Reopening Businesses during the COVID-19 Pandemic

How can we improve measures of human interaction?

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How can we improve measures of human interaction?

The reopening of businesses in states across the United States is resulting in frequent human interactions, which in turn could lead to an increase in COVID-19 cases in a community.  Mobility in a region has been an important feature of many COVID-19 forecasting models.  Often, models use mobility measures that are very broad and only measure movement within and between communities as a proxy for human interaction, without directly measuring human interaction.  However, mobility to an outdoor park where everyone is socially distant should be measured differently than mobility to a crowded, indoor business.  Not all types of mobility within a community contribute equally to increased risk of transmission. Thus it is important to directly measure human interaction when weighing the costs and benefits of reopening and lifting restrictions on businesses. 

What type of businesses are people going to as communities reopen? How much are people practicing social distancing as they’re frequenting businesses and restrictions are lifted?  When restrictions are lifted, do people actually change their behaviors, or do they continue practicing social distancing even though they are no longer as restricted in their movements?  The answers to these questions vary widely by state and even by communities within the same states.  Measuring how individuals are behaving as states reopen can help policymakers weigh the costs and benefits of lifting different restrictions and allow states to reopen in the safest way possible.

The tool: how we monitor risk of transmission from business traffic

As states reopen and restrictions on business capacity are lifted, individuals may visit businesses that are more crowded and they may linger longer in businesses than they did during the restrictions.  In order to quantify how individuals are actually behaving as states reopen, we use anonymized GPS data to measure the number of visits and the duration of visitors to businesses in the northeastern United States and California.  To measure visits per square foot, we calculate how many visits there are to a business each week and adjust for the size of the business.  This gives us a measurement of how crowded a business is at a given time.  To measure the amount of time individuals linger in the business, we calculate the median length of visits to each business.  Using these two metrics – visits per square foot and median dwell time –  we built a business risk index tool to monitor the weekly potential risk of transmission from business traffic in each community.  We also examine the risk of transmission over time in four potentially high-risk industries: restaurants, bars, universities, and personal care (nail salons, hair salons, and barbershops).  These outputs are updated with a one-week lag, so policymakers can have a near-real-time understanding of the activity in their community.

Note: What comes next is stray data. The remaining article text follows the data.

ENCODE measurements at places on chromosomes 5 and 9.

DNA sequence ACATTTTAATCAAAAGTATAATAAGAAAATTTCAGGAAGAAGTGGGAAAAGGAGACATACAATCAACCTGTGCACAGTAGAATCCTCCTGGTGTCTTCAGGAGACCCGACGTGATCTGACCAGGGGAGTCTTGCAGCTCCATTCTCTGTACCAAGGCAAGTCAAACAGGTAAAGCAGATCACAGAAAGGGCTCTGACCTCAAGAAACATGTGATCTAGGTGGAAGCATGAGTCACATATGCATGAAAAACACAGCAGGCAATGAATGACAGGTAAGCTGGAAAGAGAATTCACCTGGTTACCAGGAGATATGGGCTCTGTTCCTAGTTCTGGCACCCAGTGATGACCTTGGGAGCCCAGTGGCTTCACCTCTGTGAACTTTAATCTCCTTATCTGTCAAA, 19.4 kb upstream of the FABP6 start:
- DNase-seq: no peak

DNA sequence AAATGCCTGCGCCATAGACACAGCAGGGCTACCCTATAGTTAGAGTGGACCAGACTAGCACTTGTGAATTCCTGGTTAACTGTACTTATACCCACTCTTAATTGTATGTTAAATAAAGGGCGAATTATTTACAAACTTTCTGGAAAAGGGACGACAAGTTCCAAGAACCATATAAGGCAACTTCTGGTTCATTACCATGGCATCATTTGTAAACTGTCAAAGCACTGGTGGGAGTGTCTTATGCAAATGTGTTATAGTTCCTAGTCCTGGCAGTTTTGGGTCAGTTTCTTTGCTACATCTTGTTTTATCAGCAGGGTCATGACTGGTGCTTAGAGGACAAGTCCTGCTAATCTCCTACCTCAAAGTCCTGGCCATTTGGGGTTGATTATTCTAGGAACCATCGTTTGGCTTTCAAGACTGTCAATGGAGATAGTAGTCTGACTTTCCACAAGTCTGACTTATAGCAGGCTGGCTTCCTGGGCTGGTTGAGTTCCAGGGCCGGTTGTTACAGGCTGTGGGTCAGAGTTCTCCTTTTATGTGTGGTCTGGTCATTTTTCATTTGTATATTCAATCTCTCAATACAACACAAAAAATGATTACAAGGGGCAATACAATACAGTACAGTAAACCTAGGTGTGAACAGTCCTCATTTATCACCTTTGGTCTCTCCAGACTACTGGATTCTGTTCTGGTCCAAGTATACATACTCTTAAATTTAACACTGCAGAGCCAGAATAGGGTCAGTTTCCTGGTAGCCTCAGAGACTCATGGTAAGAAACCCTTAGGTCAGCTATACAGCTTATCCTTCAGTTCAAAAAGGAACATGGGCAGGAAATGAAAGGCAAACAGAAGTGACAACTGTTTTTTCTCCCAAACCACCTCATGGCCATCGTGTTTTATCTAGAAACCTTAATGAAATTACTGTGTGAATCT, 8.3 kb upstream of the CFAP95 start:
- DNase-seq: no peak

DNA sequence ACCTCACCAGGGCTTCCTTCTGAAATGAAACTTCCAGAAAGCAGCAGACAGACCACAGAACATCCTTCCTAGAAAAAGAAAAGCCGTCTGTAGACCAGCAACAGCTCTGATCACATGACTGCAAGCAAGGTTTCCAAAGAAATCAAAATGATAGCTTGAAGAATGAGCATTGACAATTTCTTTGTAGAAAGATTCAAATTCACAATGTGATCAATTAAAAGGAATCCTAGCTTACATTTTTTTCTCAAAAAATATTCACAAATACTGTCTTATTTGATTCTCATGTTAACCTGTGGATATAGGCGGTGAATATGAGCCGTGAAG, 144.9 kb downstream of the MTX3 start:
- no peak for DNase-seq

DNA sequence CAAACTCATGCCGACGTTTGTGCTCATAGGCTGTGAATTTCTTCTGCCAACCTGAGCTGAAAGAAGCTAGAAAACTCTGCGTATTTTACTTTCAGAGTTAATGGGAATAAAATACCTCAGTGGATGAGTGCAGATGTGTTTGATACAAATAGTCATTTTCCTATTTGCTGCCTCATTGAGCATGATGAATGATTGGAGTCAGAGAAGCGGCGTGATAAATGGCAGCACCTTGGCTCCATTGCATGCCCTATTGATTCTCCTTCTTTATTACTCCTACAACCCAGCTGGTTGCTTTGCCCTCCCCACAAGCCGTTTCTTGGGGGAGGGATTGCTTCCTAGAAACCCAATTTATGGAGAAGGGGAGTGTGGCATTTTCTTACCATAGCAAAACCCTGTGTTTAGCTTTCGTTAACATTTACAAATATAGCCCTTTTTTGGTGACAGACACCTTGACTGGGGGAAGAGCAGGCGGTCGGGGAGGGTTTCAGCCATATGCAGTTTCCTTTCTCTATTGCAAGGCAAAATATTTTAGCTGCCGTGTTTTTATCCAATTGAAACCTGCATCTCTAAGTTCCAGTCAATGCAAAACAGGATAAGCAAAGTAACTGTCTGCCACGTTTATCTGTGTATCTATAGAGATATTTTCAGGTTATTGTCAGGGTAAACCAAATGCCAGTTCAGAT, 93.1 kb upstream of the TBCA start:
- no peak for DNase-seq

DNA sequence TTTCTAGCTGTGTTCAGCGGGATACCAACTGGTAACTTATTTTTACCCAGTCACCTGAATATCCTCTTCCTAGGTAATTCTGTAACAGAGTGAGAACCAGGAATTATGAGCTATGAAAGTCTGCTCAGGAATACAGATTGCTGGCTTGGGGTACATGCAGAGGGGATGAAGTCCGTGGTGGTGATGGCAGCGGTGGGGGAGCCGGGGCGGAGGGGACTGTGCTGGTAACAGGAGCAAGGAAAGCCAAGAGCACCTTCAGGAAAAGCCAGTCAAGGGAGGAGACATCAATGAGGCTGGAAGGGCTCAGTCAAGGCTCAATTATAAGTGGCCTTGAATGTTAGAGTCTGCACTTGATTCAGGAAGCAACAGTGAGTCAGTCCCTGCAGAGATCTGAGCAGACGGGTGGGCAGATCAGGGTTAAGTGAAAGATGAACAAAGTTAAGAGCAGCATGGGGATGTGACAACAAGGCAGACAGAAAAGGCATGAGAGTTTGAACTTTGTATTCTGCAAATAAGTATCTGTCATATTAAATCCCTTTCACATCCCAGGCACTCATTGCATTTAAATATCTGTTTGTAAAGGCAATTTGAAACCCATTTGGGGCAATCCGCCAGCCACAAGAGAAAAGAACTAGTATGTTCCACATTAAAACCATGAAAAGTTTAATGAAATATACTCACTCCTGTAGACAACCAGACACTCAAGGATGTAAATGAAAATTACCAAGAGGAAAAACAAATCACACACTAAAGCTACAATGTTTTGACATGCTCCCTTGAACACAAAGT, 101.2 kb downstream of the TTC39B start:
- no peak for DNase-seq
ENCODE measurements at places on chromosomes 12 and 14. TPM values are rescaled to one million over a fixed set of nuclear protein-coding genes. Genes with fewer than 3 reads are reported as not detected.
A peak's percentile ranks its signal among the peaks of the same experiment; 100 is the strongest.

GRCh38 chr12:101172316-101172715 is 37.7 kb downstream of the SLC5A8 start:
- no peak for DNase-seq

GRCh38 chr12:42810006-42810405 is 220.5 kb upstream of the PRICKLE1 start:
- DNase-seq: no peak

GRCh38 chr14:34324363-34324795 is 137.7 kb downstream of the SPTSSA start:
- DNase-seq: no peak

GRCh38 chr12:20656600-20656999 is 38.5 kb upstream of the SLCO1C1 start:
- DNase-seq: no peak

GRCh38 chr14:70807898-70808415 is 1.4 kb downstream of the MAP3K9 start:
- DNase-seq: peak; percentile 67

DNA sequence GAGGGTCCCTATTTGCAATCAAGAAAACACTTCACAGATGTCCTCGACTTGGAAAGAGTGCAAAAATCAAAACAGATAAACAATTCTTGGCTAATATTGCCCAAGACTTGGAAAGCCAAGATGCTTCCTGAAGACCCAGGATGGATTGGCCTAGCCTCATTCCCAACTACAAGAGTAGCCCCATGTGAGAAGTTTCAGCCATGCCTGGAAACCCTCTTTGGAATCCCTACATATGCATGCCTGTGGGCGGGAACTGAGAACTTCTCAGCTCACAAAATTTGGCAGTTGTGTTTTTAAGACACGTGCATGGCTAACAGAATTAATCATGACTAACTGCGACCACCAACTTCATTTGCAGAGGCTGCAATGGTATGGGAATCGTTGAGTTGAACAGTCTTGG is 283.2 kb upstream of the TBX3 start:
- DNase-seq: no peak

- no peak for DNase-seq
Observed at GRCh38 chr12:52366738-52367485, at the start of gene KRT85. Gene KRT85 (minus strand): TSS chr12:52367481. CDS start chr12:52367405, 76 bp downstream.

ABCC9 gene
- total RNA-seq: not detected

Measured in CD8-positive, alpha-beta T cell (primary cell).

Figure 1: Percent change in index by types of potential high-risk industries in the Greater Boston area from January 2020 to March 2020.

Can this tool be used to forecast future COVID-19 cases?

We found that the average Business Risk Index in a county was useful for forecasting positive COVID-19 cases in that county with a 1-week lag. This suggests that there is a relationship between the risk of transmission from business traffic in a county and their future COVID-19 cases.  Thus, our tool could be useful for policymakers trying to weigh the costs and benefits of lifting different restrictions in their communities.  Additionally, hospital decision-makers can monitor the business traffic in their area and understand the potential for changes in COVID-19 cases and hospitalizations in their service area.

Figure 2: Potential high-risk businesses and COVID-19 cases per 10,000 in the Northeast

The color density of the plots is based on the total COVID-19 case rates per capita for all counties in the study, with the darker blue counties representing the highest COVID-19 cases.  Potential high-risk businesses are also displayed on the map as red dots.

Figure 3. Change in median dwell time by visitors per sqft for different industries in the Greater Boston area  over time 

Ongoing Forecasting Work

Our index has successfully been used as a feature in a COVID-19 forecasting model for a large health system in Massachusetts that is monitoring potential future hospitalizations in their service area. Thus, our index can strengthen forecasting models to better quantify not just the mobility, but also the level of human interaction in an area, which is an important predictor of COVID-19 transmission and can help to identify a potential second wave. We continue to update the Massachusetts index every week and it continues to be used in forecasting models for hospital decision-makers.

To find more details about the construction of the Business Risk Index, check out our paper and our dashboard.

Ashley O'Donoghue

Economist, Center for Healthcare Delivery Science, Beth Israel Deaconess Medical Center